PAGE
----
After selecting Haxe, our team decided to parcel the transition into four parts. First, we needed to rewrite our entire codebase in order to use bitmap art. This was no small feat given that our games were running on over one million lines of code. We did this complete rewrite in ActionScript – a language we fully understood and knew how to build on. At this time, we were able to proceed on our second step: creating a Haxe slot game from scratch.
Writing this new Haxe game as a test pilot provided the validation we needed that we could have success on the new platform and helped familiarize our team with the new technology. Using our existing backend and shared accounts across the web, this game launched successfully on Flash (SWF), iOS and Android and HTML5, proving we could deliver on the new platform.
Next on our list was to directly port the new ActionScript code to Haxe. The plan here was to port the game from ActionScript to Haxe with no changes to the interface, art, or game itself. Once ported to Haxe, we initially cross compiled the code back to Flash. This way the product the end user was running (a Flash game in their browser or mobile device) would not actually change at all – if we did our job well. Only then we could move onto our fourth and final step of cross compiling Haxe to produce an HMTL5 game on the web, and a native mobile game on Android and iOS shortly after.
Facing Challenges Along the Way
With any major undertaking, challenges are bound to arise. In our case, there were two hurdles we had to overcome during our transition. First was the sheer volume of code we were running at any given time in support of three live, large codebases, including the old and new ActionScript game along with the newly ported Haxe game. Making this matter more complicated was the fact we still needed to run a consumer-facing game that included new features and updates on a regular basis. The situation was much like trying to rebuild a car as it speeds down the freeway. We needed to replace the engine and rewire all of the electronics and yet, at no time could we stop the car – since the car (or in this case, our game) was making the majority of our company’s revenue.
The second obstacle we faced was the size, complexity and global audience of our games. To put this in perspective, there were over 1,000,000 lines of code in the final Haxe version managing more than 50 slot machines, nearly 15 tables games, and more than 50,000 in-game virtual goods to transition. This along with every avatar, our unique social features and a vast virtual world player community. When dealing with social games where players dictate its success or failure, things can go awry in the blink of an eye, so player satisfaction remained top priority every step of the way.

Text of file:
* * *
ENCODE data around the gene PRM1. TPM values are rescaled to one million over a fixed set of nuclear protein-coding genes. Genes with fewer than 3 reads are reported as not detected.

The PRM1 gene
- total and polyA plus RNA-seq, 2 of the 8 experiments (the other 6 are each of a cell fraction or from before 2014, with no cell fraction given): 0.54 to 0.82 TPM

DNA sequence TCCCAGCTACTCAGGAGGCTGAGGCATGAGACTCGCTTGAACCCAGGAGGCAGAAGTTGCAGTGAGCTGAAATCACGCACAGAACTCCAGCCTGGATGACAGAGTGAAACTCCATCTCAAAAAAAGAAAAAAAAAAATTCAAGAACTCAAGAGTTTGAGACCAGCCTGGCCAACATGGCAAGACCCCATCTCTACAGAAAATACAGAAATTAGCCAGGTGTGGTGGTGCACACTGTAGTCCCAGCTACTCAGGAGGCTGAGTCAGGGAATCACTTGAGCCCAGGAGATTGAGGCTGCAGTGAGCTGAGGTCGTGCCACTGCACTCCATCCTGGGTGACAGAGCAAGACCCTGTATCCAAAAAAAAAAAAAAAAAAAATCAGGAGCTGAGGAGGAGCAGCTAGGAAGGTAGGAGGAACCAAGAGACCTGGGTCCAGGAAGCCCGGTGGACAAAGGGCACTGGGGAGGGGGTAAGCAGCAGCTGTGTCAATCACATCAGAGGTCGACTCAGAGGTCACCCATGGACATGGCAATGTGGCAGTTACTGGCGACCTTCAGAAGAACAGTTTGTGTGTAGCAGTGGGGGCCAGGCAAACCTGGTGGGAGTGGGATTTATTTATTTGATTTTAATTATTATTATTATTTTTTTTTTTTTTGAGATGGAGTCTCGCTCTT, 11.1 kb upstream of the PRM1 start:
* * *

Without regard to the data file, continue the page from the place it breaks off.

Identifying Good Decisions
Even though we experienced a few hiccups along the way, our team made a handful of key decisions that allowed us to succeed. We invested directly in Haxe, hiring lead OpenFL developer, Joshua Granick, and contracting Eric Bishton, lead developer on the IntelliJ Haxe plugin. Their expertise helped us resolve problems that we identified within the Haxe platform itself. The open-source nature of Haxe allowed our team to rapidly identify and fix problems in our rendering engines, issues with IPv6 support, and expand into areas that were important to our business, such as modular HMTL5 deployments.
Finally, and potentially one of the most important decisions we made, was rewriting the entire codebase in ActionScript first to take full advantage of GPU acceleration, before porting it into Haxe. Rewriting first in a language and with tools we were familiar meant we weren’t both modifying how the code was intended to work at the same time as moving to a new language. It then allowed us to port the code to Haxe without making any logical or structural changes.
This week, we executed on our final step of the transition, and we are proud to say our entire gaming suite is now running on Haxe and generating HTML5 content for the web. Not only was this the culmination of years of hard work, but it was a largely seamless final step, with few hiccups or complaints from the player community.
While our team has a lot to celebrate, there are some ‘lessons learned’ from this journey that may be useful for developers exploring Flash-alternatives:
Now, with the transition behind us, it’s time to refocus our energy back to innovating new games!